Government officials should not interrupt public debate with bogus lawsuits


There’s an old adage that “a man who is his own lawyer has a fool for a client,” but what if the point of representing yourself in court isn’t to win? In Wisconsin, a city attorney is suing one of his critics for defamation. He filed the lawsuit himself, and given the state of defamation law, he is unlikely to get damages. But his critic is not a lawyer and simply hiring a lawyer to defend himself would mean a significant expense. It’s a clever plan and the city attorney almost got away with it.

Before we get into the details, taking legal action to silence your opposition is not a new strategy, it even has an acronym: SLAPP. A strategic lawsuit against public participation is a civil lawsuit whose primary purpose is to intimidate someone into backing out of an argument. The party suing is not always a politician or government official, but many of the best-known examples of SLAPP lawsuits involve politics.

Kelly Gallaher lives in Mount Pleasant, Wisconsin. If you’ve heard of Mount Pleasant, it’s almost certainly because the village is home to a planned mega-factory for Chinese manufacturer Foxconn. Kelly became civically engaged as residents tried to bring greater transparency to the plans for the factory and the potential use of eminent domain to forcibly bring back homes.

While the Foxconn facility never really took off (despite a big kickoff from President Trump and stacks of tax credits), Kelly continued to shine a spotlight on village council activities. Last year, she was shocked when the board suddenly decided to extend the terms of its members from two to three years.

The measure passed, but Kelly and his friends began collecting signatures for a petition to put the initiative on the next ballot. They succeeded.

While Kelly and other opponents described the council’s decision as a sudden power grab, the village lawyer told a local newspaper that “the discussion about [the change] started in 2018.” As someone who followed the advice closely, that seemed inaccurate to Kelly.

At this point, many people would be inclined to call the village lawyer a liar, but Kelly didn’t shoot from the hip. Instead, she filed an open records request asking for any discussion of the term extension effort. The attorney eventually responded saying it was only discussed at a meeting in 2021 before being proposed in 2022.

Armed with this information, Kelly contacted the reporter to prove that the lawyer had lied. She also shared the criticism on her Facebook and Twitter accounts. The village lawyer immediately threatened Kelly with legal action claiming his statements were “false and defamatory”.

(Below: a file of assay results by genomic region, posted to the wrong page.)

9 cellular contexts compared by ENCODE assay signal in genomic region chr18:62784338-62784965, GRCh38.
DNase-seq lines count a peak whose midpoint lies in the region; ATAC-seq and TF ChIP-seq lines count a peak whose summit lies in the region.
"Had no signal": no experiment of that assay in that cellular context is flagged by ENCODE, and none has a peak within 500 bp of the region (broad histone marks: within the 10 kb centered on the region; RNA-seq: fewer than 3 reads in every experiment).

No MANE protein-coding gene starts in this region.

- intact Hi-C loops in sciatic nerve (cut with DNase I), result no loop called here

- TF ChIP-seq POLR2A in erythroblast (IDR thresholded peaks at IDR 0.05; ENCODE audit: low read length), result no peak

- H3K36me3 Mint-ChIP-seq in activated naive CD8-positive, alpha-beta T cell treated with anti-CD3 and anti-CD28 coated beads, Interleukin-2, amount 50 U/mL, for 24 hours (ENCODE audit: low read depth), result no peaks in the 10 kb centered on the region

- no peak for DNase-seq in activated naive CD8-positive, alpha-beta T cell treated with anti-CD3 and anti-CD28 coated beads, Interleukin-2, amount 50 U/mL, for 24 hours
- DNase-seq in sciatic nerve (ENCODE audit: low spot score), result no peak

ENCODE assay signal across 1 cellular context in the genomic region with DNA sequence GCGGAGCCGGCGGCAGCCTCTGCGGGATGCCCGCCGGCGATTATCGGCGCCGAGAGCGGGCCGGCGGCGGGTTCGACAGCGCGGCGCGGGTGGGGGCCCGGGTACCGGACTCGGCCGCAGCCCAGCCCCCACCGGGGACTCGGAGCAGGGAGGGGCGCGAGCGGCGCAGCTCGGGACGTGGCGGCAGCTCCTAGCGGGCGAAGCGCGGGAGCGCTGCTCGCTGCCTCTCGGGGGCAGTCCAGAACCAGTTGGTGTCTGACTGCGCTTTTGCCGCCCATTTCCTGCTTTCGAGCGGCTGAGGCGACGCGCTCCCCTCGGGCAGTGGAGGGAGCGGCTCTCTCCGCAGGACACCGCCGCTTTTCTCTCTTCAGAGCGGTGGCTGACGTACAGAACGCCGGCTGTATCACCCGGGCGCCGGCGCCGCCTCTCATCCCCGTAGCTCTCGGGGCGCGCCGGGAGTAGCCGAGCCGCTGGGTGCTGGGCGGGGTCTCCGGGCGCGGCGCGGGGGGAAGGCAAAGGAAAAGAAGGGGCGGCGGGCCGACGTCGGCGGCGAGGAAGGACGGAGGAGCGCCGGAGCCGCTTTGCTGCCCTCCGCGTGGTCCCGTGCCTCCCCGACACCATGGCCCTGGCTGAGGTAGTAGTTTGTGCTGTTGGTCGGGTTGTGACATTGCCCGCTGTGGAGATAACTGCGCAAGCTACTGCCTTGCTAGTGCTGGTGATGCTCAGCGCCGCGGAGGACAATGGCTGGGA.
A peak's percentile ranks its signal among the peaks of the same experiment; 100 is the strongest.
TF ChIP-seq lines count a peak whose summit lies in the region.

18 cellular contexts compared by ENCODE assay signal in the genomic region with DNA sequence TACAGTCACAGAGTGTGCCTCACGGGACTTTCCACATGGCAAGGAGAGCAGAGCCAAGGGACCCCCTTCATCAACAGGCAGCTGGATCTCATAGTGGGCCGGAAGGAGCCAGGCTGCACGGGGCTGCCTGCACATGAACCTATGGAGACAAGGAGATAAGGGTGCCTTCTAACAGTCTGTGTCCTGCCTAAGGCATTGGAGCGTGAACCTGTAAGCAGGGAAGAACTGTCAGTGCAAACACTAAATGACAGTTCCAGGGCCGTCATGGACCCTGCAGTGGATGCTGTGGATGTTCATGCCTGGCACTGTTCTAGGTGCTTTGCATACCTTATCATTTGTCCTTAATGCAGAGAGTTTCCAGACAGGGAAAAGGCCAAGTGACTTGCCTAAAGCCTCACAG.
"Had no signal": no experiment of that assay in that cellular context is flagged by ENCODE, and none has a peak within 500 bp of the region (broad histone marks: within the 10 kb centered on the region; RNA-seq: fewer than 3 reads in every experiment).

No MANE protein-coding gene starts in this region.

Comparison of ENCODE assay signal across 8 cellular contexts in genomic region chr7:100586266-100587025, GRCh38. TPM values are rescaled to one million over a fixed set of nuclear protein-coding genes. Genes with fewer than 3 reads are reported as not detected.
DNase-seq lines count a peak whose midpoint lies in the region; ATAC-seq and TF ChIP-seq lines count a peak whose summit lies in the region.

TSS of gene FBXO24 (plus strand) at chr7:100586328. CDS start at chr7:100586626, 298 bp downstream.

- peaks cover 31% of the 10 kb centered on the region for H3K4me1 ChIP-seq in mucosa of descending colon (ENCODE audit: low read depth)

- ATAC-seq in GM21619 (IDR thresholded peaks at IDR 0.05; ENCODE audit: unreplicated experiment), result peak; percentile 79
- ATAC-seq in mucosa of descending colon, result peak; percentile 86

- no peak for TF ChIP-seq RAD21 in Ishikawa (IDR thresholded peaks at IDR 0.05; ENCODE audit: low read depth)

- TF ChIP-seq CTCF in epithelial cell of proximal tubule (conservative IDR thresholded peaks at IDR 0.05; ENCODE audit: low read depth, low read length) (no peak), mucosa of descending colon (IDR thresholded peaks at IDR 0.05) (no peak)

Fearing she couldn’t afford a legal battle, Kelly backtracked on her statements but continued to vigorously engage with the issue. But despite complying with her demands, the village lawyer still sued Kelly, saying his criticism of the government had caused him “emotional distress”.

Again, the village lawyer did not hire another lawyer to draft and file the lawsuit, he did it all himself. According to a law firm that specializes in such lawsuits, a contested case can cost anywhere from $4,000 to $6,000 per month. So, costing his time aside, the village lawyer thought he had found a gratuitous way to punish Kelly and convince her to disengage from the political battle altogether.

But last week, the Institute for Justice (IJ) stepped in to defend Kelly, asking the judge to dismiss the case. IJ and Kelly had worked together several years ago during the potential eminent domain battle over Foxconn.

But while Kelly now has lawyers in her corner, not everyone facing a SLAPP lawsuit is lucky enough to have a national nonprofit take up their case. Across the country, 32 states and the District of Columbia have passed “anti-SLAPP” laws, but Wisconsin is not among them. These laws allow defendants in cases like Kelly’s to move quickly to dismiss the lawsuit and, if successful, to have attorney fees covered by the party who filed the lawsuit.

There’s another old saying, “Politics is not a poof.” In other words, government officials must recognize that the cost of power engages in vigorous debate. Burying your opponents in court costs is simply un-American. The First Amendment protects people’s right to engage in political debate, but SLAPP lawsuits have the potential to eviscerate that right. Wisconsin and other states should see Kelly’s story as another powerful reason for them to act now to protect anyone facing a lawsuit that threatens their free speech.

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